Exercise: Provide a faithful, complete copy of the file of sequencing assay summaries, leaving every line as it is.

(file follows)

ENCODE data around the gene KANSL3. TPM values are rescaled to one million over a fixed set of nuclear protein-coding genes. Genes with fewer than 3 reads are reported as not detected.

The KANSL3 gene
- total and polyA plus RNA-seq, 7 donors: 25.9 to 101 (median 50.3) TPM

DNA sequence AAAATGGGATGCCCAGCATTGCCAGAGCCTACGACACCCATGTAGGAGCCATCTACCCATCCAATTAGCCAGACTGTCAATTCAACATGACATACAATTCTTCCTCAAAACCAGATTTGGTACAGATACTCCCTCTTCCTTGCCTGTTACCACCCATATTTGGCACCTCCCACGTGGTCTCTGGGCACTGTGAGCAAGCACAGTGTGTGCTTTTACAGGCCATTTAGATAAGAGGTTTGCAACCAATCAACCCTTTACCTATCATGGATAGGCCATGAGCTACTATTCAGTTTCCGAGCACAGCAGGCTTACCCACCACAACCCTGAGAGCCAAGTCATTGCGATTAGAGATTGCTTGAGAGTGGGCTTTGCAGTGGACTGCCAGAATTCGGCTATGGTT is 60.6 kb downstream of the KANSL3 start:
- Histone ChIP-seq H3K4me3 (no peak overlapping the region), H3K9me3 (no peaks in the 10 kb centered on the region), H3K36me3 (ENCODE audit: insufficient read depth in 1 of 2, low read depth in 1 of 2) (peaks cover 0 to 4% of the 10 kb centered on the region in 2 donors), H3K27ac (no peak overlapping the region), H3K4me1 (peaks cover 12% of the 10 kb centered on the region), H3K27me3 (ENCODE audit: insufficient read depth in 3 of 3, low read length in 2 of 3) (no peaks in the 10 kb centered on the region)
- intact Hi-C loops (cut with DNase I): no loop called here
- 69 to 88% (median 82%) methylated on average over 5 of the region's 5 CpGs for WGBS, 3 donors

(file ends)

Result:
ENCODE data around the gene KANSL3. TPM values are rescaled to one million over a fixed set of nuclear protein-coding genes. Genes with fewer than 3 reads are reported as not detected.

The KANSL3 gene
- total and polyA plus RNA-seq, 7 donors: 25.9 to 101 (median 50.3) TPM

DNA sequence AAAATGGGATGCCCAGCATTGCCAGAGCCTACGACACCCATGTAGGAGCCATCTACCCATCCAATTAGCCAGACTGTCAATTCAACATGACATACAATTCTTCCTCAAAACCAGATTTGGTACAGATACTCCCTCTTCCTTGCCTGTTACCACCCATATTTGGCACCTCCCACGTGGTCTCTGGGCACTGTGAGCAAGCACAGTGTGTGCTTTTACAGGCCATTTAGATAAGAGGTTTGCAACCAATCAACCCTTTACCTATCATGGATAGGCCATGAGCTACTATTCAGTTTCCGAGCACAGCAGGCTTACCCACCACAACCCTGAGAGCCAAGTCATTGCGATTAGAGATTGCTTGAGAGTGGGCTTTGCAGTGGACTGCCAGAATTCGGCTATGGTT is 60.6 kb downstream of the KANSL3 start:
- Histone ChIP-seq H3K4me3 (no peak overlapping the region), H3K9me3 (no peaks in the 10 kb centered on the region), H3K36me3 (ENCODE audit: insufficient read depth in 1 of 2, low read depth in 1 of 2) (peaks cover 0 to 4% of the 10 kb centered on the region in 2 donors), H3K27ac (no peak overlapping the region), H3K4me1 (peaks cover 12% of the 10 kb centered on the region), H3K27me3 (ENCODE audit: insufficient read depth in 3 of 3, low read length in 2 of 3) (no peaks in the 10 kb centered on the region)
- intact Hi-C loops (cut with DNase I): no loop called here
- 69 to 88% (median 82%) methylated on average over 5 of the region's 5 CpGs for WGBS, 3 donors